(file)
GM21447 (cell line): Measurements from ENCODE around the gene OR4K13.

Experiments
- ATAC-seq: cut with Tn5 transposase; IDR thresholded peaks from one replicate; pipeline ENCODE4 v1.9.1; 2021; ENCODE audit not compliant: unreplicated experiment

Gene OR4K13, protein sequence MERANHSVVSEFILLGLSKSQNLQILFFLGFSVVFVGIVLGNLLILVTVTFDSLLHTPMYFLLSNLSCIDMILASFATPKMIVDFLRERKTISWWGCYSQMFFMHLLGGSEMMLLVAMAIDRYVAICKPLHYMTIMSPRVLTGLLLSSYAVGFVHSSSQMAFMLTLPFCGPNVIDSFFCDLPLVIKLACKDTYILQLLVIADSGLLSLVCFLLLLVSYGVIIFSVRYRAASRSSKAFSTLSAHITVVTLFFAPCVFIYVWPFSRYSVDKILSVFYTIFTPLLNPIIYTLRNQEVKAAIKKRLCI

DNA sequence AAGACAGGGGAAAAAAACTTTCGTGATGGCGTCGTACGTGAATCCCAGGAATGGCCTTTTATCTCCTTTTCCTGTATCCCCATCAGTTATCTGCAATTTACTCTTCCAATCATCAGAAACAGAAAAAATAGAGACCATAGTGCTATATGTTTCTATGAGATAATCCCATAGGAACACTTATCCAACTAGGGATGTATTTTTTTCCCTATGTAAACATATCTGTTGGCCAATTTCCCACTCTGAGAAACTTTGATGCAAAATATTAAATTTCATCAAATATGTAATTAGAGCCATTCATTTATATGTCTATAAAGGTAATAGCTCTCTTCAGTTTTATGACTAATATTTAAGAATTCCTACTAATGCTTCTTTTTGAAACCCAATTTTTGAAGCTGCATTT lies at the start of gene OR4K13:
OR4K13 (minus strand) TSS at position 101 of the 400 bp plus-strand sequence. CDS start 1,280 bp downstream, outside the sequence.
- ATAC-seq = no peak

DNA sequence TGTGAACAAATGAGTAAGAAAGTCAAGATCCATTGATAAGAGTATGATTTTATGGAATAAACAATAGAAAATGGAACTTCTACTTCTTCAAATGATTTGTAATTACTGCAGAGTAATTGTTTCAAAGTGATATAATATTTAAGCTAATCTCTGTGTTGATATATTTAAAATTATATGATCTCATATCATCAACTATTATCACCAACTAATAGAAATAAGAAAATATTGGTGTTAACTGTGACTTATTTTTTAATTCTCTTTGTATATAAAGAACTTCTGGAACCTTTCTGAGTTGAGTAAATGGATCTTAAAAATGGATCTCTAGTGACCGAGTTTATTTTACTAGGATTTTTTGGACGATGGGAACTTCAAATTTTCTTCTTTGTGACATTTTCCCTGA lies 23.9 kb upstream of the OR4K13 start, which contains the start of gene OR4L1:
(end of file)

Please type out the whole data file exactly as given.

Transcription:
GM21447 (cell line): Measurements from ENCODE around the gene OR4K13.

Experiments
- ATAC-seq: cut with Tn5 transposase; IDR thresholded peaks from one replicate; pipeline ENCODE4 v1.9.1; 2021; ENCODE audit not compliant: unreplicated experiment

Gene OR4K13, protein sequence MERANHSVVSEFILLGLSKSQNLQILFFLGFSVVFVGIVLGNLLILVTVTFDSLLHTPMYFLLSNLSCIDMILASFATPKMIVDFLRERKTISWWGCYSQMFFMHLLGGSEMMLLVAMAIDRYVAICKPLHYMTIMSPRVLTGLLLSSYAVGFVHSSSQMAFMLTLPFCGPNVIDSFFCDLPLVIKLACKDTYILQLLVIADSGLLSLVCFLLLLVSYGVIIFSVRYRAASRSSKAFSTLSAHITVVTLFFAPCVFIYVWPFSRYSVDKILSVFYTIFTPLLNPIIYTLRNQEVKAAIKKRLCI

DNA sequence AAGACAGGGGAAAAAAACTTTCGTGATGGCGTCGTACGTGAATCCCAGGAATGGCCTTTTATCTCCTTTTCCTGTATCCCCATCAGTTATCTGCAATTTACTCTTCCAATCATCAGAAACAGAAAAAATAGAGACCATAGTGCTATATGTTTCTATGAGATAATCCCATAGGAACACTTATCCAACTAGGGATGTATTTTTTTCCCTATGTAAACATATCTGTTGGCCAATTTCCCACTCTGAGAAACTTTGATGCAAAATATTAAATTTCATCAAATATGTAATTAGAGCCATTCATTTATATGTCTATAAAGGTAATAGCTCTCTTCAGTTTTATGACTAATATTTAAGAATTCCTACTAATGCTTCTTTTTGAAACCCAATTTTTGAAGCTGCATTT lies at the start of gene OR4K13:
OR4K13 (minus strand) TSS at position 101 of the 400 bp plus-strand sequence. CDS start 1,280 bp downstream, outside the sequence.
- ATAC-seq = no peak

DNA sequence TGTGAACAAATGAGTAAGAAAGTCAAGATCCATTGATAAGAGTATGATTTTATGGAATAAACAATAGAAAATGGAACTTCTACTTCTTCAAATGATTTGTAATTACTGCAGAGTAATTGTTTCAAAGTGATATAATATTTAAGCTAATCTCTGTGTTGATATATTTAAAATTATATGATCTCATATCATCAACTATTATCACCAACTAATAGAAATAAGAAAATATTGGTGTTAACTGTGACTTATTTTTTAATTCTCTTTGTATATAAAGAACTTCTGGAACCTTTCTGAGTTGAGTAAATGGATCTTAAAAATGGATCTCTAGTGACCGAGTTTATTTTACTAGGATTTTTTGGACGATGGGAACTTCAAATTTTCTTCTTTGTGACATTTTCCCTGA lies 23.9 kb upstream of the OR4K13 start, which contains the start of gene OR4L1: